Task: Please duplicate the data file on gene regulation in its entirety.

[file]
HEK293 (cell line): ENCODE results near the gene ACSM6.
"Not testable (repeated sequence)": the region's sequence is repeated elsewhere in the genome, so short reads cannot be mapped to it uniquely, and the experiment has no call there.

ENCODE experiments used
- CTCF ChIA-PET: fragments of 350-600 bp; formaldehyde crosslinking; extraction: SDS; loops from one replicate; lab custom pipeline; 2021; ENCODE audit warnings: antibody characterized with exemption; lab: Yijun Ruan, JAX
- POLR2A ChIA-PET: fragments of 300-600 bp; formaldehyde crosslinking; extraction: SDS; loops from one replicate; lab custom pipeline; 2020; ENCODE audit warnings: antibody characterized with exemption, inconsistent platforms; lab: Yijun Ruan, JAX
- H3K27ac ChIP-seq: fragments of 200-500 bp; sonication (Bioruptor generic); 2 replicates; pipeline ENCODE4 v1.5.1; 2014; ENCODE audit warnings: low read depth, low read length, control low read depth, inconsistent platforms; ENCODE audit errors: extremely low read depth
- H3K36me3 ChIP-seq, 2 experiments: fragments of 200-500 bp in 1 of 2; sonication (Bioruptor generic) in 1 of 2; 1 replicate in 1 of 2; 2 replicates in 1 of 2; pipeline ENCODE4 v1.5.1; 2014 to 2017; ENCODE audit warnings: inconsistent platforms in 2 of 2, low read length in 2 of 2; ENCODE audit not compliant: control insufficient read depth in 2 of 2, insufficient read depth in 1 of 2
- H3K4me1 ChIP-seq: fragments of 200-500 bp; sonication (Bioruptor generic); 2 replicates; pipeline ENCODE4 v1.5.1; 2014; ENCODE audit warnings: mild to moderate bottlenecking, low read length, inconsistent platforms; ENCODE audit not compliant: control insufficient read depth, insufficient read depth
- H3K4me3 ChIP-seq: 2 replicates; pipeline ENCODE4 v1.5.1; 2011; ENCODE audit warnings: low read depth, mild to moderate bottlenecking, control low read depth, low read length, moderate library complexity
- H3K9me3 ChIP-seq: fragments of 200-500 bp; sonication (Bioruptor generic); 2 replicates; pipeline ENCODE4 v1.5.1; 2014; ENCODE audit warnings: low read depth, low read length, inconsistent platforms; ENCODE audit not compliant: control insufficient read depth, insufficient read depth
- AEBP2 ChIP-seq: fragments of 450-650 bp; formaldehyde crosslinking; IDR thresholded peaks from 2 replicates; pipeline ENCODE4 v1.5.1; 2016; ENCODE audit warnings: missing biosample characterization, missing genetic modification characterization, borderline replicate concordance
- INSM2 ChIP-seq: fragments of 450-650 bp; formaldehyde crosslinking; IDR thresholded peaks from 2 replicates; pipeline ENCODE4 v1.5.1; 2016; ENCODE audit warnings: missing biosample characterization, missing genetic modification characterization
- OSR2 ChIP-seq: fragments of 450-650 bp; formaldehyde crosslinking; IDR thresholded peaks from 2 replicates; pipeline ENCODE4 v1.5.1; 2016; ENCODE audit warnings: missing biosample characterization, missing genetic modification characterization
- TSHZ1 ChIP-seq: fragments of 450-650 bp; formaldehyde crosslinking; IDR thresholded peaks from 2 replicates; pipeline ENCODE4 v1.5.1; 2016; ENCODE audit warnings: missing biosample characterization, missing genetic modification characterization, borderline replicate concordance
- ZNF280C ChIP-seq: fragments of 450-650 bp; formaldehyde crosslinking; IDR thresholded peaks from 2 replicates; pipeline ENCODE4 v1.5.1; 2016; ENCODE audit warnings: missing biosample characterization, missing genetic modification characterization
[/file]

HEK293 (cell line): ENCODE results near the gene ACSM6.
"Not testable (repeated sequence)": the region's sequence is repeated elsewhere in the genome, so short reads cannot be mapped to it uniquely, and the experiment has no call there.

ENCODE experiments used
- CTCF ChIA-PET: fragments of 350-600 bp; formaldehyde crosslinking; extraction: SDS; loops from one replicate; lab custom pipeline; 2021; ENCODE audit warnings: antibody characterized with exemption; lab: Yijun Ruan, JAX
- POLR2A ChIA-PET: fragments of 300-600 bp; formaldehyde crosslinking; extraction: SDS; loops from one replicate; lab custom pipeline; 2020; ENCODE audit warnings: antibody characterized with exemption, inconsistent platforms; lab: Yijun Ruan, JAX
- H3K27ac ChIP-seq: fragments of 200-500 bp; sonication (Bioruptor generic); 2 replicates; pipeline ENCODE4 v1.5.1; 2014; ENCODE audit warnings: low read depth, low read length, control low read depth, inconsistent platforms; ENCODE audit errors: extremely low read depth
- H3K36me3 ChIP-seq, 2 experiments: fragments of 200-500 bp in 1 of 2; sonication (Bioruptor generic) in 1 of 2; 1 replicate in 1 of 2; 2 replicates in 1 of 2; pipeline ENCODE4 v1.5.1; 2014 to 2017; ENCODE audit warnings: inconsistent platforms in 2 of 2, low read length in 2 of 2; ENCODE audit not compliant: control insufficient read depth in 2 of 2, insufficient read depth in 1 of 2
- H3K4me1 ChIP-seq: fragments of 200-500 bp; sonication (Bioruptor generic); 2 replicates; pipeline ENCODE4 v1.5.1; 2014; ENCODE audit warnings: mild to moderate bottlenecking, low read length, inconsistent platforms; ENCODE audit not compliant: control insufficient read depth, insufficient read depth
- H3K4me3 ChIP-seq: 2 replicates; pipeline ENCODE4 v1.5.1; 2011; ENCODE audit warnings: low read depth, mild to moderate bottlenecking, control low read depth, low read length, moderate library complexity
- H3K9me3 ChIP-seq: fragments of 200-500 bp; sonication (Bioruptor generic); 2 replicates; pipeline ENCODE4 v1.5.1; 2014; ENCODE audit warnings: low read depth, low read length, inconsistent platforms; ENCODE audit not compliant: control insufficient read depth, insufficient read depth
- AEBP2 ChIP-seq: fragments of 450-650 bp; formaldehyde crosslinking; IDR thresholded peaks from 2 replicates; pipeline ENCODE4 v1.5.1; 2016; ENCODE audit warnings: missing biosample characterization, missing genetic modification characterization, borderline replicate concordance
- INSM2 ChIP-seq: fragments of 450-650 bp; formaldehyde crosslinking; IDR thresholded peaks from 2 replicates; pipeline ENCODE4 v1.5.1; 2016; ENCODE audit warnings: missing biosample characterization, missing genetic modification characterization
- OSR2 ChIP-seq: fragments of 450-650 bp; formaldehyde crosslinking; IDR thresholded peaks from 2 replicates; pipeline ENCODE4 v1.5.1; 2016; ENCODE audit warnings: missing biosample characterization, missing genetic modification characterization
- TSHZ1 ChIP-seq: fragments of 450-650 bp; formaldehyde crosslinking; IDR thresholded peaks from 2 replicates; pipeline ENCODE4 v1.5.1; 2016; ENCODE audit warnings: missing biosample characterization, missing genetic modification characterization, borderline replicate concordance
- ZNF280C ChIP-seq: fragments of 450-650 bp; formaldehyde crosslinking; IDR thresholded peaks from 2 replicates; pipeline ENCODE4 v1.5.1; 2016; ENCODE audit warnings: missing biosample characterization, missing genetic modification characterization